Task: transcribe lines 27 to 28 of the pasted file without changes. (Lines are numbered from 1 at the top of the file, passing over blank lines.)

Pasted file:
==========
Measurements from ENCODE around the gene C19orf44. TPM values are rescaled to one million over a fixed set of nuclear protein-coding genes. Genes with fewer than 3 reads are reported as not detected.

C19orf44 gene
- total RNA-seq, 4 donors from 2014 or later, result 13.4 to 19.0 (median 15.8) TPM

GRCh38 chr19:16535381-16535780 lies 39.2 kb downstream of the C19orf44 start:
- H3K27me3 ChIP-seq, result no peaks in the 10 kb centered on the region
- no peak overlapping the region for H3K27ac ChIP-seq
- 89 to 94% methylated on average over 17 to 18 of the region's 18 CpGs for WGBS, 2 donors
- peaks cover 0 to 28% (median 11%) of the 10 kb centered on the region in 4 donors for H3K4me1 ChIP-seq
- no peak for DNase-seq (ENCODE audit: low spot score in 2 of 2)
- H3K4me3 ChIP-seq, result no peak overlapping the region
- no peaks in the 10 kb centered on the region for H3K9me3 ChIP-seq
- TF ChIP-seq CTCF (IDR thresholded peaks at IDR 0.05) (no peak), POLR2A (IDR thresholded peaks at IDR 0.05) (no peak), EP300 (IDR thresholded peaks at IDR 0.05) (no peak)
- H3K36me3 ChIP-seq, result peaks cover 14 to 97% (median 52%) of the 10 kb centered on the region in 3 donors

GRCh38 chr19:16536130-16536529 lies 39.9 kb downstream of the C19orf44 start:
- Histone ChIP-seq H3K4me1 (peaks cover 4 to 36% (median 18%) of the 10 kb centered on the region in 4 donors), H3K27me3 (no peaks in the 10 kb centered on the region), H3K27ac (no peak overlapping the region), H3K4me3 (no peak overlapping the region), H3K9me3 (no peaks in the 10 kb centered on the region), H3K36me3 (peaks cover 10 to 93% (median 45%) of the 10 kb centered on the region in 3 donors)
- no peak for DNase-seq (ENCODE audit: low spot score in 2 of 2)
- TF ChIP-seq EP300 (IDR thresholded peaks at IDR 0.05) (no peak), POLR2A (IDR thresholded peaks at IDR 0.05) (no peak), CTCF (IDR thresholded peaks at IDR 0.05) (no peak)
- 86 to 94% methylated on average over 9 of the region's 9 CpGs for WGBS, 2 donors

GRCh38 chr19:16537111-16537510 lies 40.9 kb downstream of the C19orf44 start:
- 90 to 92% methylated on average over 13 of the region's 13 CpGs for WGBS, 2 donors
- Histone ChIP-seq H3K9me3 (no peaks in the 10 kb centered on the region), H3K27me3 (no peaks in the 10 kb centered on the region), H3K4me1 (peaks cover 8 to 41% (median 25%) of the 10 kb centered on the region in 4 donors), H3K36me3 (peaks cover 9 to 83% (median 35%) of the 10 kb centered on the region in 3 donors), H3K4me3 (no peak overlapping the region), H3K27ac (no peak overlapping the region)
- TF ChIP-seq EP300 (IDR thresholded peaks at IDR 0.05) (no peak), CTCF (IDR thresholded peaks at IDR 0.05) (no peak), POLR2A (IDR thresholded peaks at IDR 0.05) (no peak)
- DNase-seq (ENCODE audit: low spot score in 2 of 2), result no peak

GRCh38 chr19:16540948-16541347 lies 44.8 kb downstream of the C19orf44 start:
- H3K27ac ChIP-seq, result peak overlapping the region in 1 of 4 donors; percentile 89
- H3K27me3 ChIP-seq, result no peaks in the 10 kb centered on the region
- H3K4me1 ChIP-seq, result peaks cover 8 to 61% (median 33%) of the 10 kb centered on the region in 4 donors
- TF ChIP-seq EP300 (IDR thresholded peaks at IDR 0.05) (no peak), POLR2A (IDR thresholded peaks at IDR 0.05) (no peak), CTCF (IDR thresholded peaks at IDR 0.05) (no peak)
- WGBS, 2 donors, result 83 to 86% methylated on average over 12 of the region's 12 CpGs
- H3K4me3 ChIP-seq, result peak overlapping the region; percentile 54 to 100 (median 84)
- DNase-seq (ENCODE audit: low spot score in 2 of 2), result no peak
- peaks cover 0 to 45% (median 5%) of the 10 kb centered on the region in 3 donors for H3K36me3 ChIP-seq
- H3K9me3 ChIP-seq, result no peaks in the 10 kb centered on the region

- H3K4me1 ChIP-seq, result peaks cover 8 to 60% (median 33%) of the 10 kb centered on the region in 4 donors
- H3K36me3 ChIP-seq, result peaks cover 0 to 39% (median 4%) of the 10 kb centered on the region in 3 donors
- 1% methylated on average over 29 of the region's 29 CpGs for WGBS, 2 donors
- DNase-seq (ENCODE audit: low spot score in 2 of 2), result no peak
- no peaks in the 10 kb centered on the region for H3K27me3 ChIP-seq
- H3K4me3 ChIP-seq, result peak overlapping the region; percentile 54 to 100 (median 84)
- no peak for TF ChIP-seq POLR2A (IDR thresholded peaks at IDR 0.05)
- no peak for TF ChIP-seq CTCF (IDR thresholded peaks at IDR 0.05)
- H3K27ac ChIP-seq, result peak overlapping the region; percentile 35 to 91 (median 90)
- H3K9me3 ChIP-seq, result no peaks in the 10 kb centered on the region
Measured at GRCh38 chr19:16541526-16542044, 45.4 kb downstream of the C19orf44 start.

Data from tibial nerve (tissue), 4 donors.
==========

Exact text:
- H3K4me1 ChIP-seq, result peaks cover 8 to 61% (median 33%) of the 10 kb centered on the region in 4 donors
- TF ChIP-seq EP300 (IDR thresholded peaks at IDR 0.05) (no peak), POLR2A (IDR thresholded peaks at IDR 0.05) (no peak), CTCF (IDR thresholded peaks at IDR 0.05) (no peak)